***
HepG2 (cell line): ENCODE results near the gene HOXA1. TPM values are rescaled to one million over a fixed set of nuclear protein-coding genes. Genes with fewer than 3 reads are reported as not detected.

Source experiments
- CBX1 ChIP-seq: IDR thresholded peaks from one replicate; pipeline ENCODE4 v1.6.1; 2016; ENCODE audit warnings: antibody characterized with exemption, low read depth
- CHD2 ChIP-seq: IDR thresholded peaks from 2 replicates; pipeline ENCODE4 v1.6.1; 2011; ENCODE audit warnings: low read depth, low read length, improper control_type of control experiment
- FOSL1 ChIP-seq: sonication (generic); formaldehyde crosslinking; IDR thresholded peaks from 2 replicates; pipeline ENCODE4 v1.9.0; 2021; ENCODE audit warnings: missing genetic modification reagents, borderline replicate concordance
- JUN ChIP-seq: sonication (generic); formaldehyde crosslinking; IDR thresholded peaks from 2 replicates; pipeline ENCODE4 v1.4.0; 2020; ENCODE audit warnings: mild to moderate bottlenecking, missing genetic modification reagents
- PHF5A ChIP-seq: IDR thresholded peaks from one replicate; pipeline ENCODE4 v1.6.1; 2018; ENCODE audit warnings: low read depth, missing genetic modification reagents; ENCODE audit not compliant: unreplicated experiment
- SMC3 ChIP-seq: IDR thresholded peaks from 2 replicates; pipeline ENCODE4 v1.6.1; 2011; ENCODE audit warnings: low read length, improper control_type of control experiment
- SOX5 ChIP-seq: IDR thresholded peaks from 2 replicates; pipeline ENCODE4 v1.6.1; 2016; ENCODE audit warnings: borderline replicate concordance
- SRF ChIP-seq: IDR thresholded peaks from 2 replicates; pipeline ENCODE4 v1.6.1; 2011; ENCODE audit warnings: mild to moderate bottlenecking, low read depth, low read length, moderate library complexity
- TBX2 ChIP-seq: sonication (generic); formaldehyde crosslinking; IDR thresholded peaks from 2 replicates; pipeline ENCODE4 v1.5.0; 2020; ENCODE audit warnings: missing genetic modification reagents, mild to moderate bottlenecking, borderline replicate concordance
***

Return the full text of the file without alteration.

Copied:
HepG2 (cell line): ENCODE results near the gene HOXA1. TPM values are rescaled to one million over a fixed set of nuclear protein-coding genes. Genes with fewer than 3 reads are reported as not detected.

Source experiments
- CBX1 ChIP-seq: IDR thresholded peaks from one replicate; pipeline ENCODE4 v1.6.1; 2016; ENCODE audit warnings: antibody characterized with exemption, low read depth
- CHD2 ChIP-seq: IDR thresholded peaks from 2 replicates; pipeline ENCODE4 v1.6.1; 2011; ENCODE audit warnings: low read depth, low read length, improper control_type of control experiment
- FOSL1 ChIP-seq: sonication (generic); formaldehyde crosslinking; IDR thresholded peaks from 2 replicates; pipeline ENCODE4 v1.9.0; 2021; ENCODE audit warnings: missing genetic modification reagents, borderline replicate concordance
- JUN ChIP-seq: sonication (generic); formaldehyde crosslinking; IDR thresholded peaks from 2 replicates; pipeline ENCODE4 v1.4.0; 2020; ENCODE audit warnings: mild to moderate bottlenecking, missing genetic modification reagents
- PHF5A ChIP-seq: IDR thresholded peaks from one replicate; pipeline ENCODE4 v1.6.1; 2018; ENCODE audit warnings: low read depth, missing genetic modification reagents; ENCODE audit not compliant: unreplicated experiment
- SMC3 ChIP-seq: IDR thresholded peaks from 2 replicates; pipeline ENCODE4 v1.6.1; 2011; ENCODE audit warnings: low read length, improper control_type of control experiment
- SOX5 ChIP-seq: IDR thresholded peaks from 2 replicates; pipeline ENCODE4 v1.6.1; 2016; ENCODE audit warnings: borderline replicate concordance
- SRF ChIP-seq: IDR thresholded peaks from 2 replicates; pipeline ENCODE4 v1.6.1; 2011; ENCODE audit warnings: mild to moderate bottlenecking, low read depth, low read length, moderate library complexity
- TBX2 ChIP-seq: sonication (generic); formaldehyde crosslinking; IDR thresholded peaks from 2 replicates; pipeline ENCODE4 v1.5.0; 2020; ENCODE audit warnings: missing genetic modification reagents, mild to moderate bottlenecking, borderline replicate concordance